Brown, Poilievre trade shots over niqab ban as Conservative leadership race heats up_freckle removal face wash

Brown, Poilievre trade shots over niqab ban as Conservative leadership race heats upConservative leadership candidate Patrick Brown launched an attack Monday on his opponent Pierre Poilievre, accusing the Conservative MP of supporting "discriminatory policies" that target immigrants.

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Patrick Brown says his Conservative leadership opponent has supported discriminatory policies

John Paul Tasker · CBC News(Canadian Press)

Conservative leadership candidate Patrick Brown launched an attack Monday on his opponent Pierre Poilievre, accusing the Conservative MP of supporting "discriminatory policies" that target immigrants.

Poilievre, the MP for the Ottawa-area riding of Carleton considered the front-runner in the race, pitched new policies Monday that he said will make it easier for skilled immigrants to practice their professions in Canada. He vowed to take on what he called "money-grabbing gatekeepers" who determine whether an immigrant is qualified to work in Canada.

But Brown, the current mayor of Brampton, Ont., said Poilievre "has no credibility announcing any sort of policy which largely impacts minority communities such as immigration because he's never publicly stood against policies that disproportionately impact them."

Brown accused Poilievre of supporting the proposed "niqab ban" at citizenship ceremonies and a hotline to report "barbaric cultural practices" such as sexual slavery or "honour" killings — two elements of the 2015 Conservative election platform. Critics said these policy positions were part of a cynical attempt to mobilize anti-immigrant votes, while supporters said they were meant to protect Canadian values of secularism and gender equality.

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Some Conservatives have cited the party's past support for these policies to explain its lacklustre support among some immigrant communities in the 2019 and 2021 federal election campaigns.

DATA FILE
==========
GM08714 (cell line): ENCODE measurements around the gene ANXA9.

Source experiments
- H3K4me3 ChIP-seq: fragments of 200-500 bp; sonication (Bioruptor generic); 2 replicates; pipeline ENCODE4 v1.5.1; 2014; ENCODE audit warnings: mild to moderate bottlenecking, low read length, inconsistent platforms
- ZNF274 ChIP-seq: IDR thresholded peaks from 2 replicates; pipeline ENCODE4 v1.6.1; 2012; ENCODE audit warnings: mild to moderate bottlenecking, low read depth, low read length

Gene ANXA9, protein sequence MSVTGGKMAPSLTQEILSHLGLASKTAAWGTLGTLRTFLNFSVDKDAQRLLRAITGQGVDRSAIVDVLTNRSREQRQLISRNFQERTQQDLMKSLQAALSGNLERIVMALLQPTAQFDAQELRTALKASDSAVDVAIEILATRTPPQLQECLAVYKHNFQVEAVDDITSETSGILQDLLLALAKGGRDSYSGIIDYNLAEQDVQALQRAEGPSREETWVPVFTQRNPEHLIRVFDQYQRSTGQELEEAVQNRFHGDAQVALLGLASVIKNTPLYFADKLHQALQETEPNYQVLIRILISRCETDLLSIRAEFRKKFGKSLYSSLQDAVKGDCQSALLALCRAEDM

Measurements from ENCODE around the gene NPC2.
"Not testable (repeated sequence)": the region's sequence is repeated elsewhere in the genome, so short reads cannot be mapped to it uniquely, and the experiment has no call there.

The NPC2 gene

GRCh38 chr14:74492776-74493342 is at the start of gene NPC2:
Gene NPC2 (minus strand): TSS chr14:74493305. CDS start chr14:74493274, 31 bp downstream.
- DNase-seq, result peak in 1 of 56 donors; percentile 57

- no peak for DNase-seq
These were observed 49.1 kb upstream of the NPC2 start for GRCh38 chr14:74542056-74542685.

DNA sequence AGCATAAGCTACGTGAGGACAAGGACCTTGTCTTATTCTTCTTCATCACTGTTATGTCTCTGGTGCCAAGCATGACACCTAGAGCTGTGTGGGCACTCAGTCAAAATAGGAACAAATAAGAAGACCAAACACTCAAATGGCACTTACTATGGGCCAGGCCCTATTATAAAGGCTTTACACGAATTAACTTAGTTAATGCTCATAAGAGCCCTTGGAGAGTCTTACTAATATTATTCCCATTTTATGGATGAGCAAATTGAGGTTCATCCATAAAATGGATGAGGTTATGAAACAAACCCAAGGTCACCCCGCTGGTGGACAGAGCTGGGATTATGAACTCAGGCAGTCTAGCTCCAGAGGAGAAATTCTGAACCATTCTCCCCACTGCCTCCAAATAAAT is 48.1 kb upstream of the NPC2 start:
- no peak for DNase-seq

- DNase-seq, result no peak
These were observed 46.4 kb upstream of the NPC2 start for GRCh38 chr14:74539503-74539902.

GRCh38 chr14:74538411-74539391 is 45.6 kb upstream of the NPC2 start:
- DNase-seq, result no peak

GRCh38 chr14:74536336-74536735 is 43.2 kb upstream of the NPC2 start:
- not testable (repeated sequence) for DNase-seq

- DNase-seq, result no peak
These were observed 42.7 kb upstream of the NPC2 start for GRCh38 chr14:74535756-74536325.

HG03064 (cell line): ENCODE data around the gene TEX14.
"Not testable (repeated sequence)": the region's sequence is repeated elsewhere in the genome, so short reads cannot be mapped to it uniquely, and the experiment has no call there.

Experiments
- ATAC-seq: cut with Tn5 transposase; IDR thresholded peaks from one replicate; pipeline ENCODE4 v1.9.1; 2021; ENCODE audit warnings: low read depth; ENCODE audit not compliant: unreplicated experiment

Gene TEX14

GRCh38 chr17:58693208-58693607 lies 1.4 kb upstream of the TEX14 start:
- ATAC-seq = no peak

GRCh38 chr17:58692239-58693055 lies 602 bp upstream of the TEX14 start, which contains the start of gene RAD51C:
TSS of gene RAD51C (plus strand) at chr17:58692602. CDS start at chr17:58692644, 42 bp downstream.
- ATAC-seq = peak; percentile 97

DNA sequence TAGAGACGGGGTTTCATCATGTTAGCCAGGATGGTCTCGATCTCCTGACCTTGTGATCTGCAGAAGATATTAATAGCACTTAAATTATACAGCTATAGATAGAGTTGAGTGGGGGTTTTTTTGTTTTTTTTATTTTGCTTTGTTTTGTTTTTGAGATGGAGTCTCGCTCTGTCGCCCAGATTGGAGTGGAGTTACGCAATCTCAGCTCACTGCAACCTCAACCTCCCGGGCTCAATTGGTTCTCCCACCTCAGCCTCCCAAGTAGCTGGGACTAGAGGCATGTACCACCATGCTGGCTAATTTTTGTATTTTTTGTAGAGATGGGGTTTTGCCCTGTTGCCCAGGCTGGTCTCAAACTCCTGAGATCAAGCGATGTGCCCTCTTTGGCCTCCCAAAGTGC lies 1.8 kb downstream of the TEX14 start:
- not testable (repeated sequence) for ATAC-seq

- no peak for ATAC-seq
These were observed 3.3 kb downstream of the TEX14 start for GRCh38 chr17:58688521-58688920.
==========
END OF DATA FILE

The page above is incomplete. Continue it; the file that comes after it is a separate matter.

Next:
A post-election report prepared for former party leader Erin O'Toole zeroed in on the party's poor performance with so-called "ethnic voters." The report's author, former Conservative MP James Cumming, concluded the party stumbled in the 2021 campaign in must-win regions like the Greater Toronto Area and greater Vancouver in part because of lingering resentment over the "niqab ban" and the hotline.

Poilievre was a cabinet minister when the former Conservative government first pitched these ideas ahead of the 2015 contest.

Poilievre defends niqab policy in 2015

At an Oct. 2015 press conference during that year's election campaign, Poilievre defended the policy of forcing Muslim women to remove the niqab while they recite the oath of citizenship.

Poilievre said it was "completely reasonable" to ask someone to show their face and the party would not "succumb to political correctness" by accommodating the veil at such an important event. He said wearing a niqab at a citizenship ceremony is "not in line with Canadian values."

"The reason we ask people to show up in person is because we want to witness them giving their oath of allegiance to this country. We don't let people fax it in, make a phone call or send an email. We bring them in person because it is a sacred moment of citizenship and of loyalty to country that must be witnessed by one's peers and that cannot be done if one's face is covered," Poilievre said at the time.

He also suggested the niqab policy might be extended to other areas of federal jurisdiction.

WATCH: Pierre Poilievre is asked about niqab ban

Pierre Poilievre asked about niqab ban for public servants

6 years agoDuration 1:40Conservative candidate Pierre Poilievre defends party position on ban at citizenship ceremony.News|Corrections and Clarifications

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